What Is Scleroderma

852 pills & supplements taken.
360 hours of enteral feeds pumped.
268 hours of supplemental oxygen breathed.
15 hours spent in an uncomfortable waiting rooms.
24 hours spent with physicians instead of my family.
5 hours of chemotherapy infused into my heart.
This is what any given month of my life used to equates to. (2015)

Scleroderma (Scl-eh-roh-derm-uh) is greek for hard-skin, but this hell of a disease is so much more than that. Take a moment to imagine having thick concrete slowly poured into your skin, your blood vessels, your organs; horrifically crushing and solidifying you until movement becomes impossible. 
This devastating vandalism of the body is a result of an over production of collagen, a connective tissue protein that holds us all together. When overproduced the collagen becomes thick, fibrous scar tissue throughout the patient, crushing their blood vessels, paralyzing organs, and hardening the skin - Essentially turning you into a living statue. Like many other rheumatic disorders, Scleroderma is an autoimmune disease because the condition triggers the body to make antibodies against itselfChronic, complex and debilitating, this disease can affects the internal organs with life-threatening consequences. In its systemic forms scleroderma can damage the lungs, heart, kidneys and gastrointestinal tract with grave results. Vascular damage due to a loss of circulation and oxygenation can result in tissue death, severe ulcerations, and even a loss of digits. In many cases, the joints and muscles are affected, resulting in widespread chronic pain and limited mobility. Pain, ranging in severity from uncomfortable to unbearable, is a common characteristic of the disease.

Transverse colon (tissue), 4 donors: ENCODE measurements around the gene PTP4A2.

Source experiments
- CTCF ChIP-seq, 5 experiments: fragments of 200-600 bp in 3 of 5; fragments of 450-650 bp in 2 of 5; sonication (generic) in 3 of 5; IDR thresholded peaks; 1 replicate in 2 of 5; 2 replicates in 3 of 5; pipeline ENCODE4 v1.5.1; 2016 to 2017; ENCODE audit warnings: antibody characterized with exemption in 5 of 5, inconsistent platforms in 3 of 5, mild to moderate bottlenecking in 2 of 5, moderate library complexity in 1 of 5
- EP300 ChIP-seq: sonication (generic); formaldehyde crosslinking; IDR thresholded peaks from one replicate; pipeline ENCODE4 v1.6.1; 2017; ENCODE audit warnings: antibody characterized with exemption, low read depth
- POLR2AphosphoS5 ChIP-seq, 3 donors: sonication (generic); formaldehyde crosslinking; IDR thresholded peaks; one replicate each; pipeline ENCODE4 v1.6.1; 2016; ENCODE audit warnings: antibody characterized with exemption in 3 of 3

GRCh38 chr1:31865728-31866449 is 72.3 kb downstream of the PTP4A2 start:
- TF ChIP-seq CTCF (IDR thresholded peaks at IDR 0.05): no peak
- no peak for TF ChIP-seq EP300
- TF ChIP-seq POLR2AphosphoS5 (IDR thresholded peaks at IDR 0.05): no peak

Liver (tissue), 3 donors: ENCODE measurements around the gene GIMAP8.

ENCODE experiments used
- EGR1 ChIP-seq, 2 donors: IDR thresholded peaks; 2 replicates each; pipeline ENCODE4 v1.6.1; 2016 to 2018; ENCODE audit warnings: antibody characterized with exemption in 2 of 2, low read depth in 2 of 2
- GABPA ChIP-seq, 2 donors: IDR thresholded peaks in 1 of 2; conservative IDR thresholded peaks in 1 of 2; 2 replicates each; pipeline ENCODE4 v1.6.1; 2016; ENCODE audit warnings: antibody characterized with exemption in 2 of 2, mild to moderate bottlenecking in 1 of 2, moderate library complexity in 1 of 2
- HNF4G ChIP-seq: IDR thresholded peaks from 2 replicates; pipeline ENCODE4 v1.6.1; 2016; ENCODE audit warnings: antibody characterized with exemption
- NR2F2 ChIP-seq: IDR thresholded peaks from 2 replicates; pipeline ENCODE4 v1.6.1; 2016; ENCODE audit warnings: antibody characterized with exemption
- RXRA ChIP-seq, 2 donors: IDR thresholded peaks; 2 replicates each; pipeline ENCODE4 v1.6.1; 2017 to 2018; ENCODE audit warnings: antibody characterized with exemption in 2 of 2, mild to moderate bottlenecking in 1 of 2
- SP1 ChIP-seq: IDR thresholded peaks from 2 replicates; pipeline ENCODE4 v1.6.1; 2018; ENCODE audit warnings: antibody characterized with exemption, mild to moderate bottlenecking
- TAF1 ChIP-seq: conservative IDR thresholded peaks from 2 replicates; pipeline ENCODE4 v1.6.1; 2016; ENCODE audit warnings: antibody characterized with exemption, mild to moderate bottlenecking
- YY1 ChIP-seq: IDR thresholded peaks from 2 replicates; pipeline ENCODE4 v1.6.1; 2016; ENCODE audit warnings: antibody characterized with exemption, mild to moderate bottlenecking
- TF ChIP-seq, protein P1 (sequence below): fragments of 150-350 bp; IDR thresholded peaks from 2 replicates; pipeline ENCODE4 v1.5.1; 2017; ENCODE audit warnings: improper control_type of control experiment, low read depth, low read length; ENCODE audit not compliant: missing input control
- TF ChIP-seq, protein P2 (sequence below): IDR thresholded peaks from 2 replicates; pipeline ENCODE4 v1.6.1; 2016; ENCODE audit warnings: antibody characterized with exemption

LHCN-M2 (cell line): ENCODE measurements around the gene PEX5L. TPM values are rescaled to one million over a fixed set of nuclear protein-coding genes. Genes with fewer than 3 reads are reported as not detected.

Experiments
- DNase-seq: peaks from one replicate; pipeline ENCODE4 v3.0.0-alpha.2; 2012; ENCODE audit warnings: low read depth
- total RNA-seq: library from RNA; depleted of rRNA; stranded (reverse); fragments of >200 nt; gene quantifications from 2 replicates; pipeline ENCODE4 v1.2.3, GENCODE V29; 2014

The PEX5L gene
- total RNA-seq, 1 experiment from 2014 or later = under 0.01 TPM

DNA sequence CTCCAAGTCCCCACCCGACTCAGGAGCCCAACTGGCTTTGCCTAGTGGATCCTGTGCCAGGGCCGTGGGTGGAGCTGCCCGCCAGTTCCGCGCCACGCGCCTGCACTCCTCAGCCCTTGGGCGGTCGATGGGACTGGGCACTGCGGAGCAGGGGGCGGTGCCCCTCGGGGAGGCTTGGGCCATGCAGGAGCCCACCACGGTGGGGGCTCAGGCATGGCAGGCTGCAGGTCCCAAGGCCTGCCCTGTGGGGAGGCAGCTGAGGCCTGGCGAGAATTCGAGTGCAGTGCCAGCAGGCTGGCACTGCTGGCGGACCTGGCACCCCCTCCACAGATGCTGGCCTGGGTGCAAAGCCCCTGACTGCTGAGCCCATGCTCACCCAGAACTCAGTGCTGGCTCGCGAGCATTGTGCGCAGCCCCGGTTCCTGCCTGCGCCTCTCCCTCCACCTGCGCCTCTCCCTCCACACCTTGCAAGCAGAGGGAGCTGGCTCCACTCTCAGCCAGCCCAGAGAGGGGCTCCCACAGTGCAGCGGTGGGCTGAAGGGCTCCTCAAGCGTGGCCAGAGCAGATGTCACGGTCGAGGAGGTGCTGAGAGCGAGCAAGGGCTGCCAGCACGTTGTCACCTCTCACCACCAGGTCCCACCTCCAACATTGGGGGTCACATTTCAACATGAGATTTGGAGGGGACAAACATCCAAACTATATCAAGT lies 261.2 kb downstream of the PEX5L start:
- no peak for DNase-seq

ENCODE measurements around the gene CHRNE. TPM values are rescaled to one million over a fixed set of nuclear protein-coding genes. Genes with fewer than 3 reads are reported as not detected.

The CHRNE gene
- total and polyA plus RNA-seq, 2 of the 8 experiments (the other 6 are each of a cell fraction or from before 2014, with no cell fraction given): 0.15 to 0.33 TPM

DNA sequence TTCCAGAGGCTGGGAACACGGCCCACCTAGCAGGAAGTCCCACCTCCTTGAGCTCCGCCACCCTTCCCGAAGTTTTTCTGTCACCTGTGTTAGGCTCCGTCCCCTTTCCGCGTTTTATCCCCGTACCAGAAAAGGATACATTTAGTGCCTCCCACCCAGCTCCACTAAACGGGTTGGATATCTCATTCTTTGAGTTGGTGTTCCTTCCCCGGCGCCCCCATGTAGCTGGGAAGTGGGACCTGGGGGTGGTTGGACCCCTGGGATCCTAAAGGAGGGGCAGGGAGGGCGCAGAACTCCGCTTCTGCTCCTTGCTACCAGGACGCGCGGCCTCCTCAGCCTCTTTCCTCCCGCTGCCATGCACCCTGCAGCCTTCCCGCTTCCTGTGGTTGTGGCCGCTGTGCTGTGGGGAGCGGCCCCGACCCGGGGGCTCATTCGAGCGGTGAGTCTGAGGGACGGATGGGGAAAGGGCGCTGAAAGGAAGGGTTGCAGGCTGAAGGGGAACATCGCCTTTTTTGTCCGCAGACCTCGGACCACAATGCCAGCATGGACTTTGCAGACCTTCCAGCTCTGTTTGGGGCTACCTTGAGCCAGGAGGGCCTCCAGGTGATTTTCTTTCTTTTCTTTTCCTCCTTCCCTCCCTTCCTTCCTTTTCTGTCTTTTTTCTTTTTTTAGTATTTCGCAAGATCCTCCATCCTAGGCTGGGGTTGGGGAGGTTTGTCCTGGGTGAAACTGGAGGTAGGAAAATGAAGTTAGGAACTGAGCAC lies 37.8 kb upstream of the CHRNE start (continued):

The skin tightening alone can leave patients physically unable to move their extremities, or in severe cases even entire limbs. These patients bodies are permanently contracted and disfigured leaving them unable to preform simple tasks such as opening a bottle, putting on their shoes, pulling up their own pants, or brushing their own hair. This disease changes everything you knew about yourself, and strips you of the dignity to do the most basics of life's tasks. Skin tightening can become so extreme that many patients are in somewhat of a body cast unable to simply turn their heads without hearing skin rip and crack on their necks. Contractions such as elbows, knees, and knuckles bust open into sores from being stretched too tightly. Skin color can even begins to change, de-pigmentating, or in some cases hyper-pigmentation leaving a patient looking overly tan.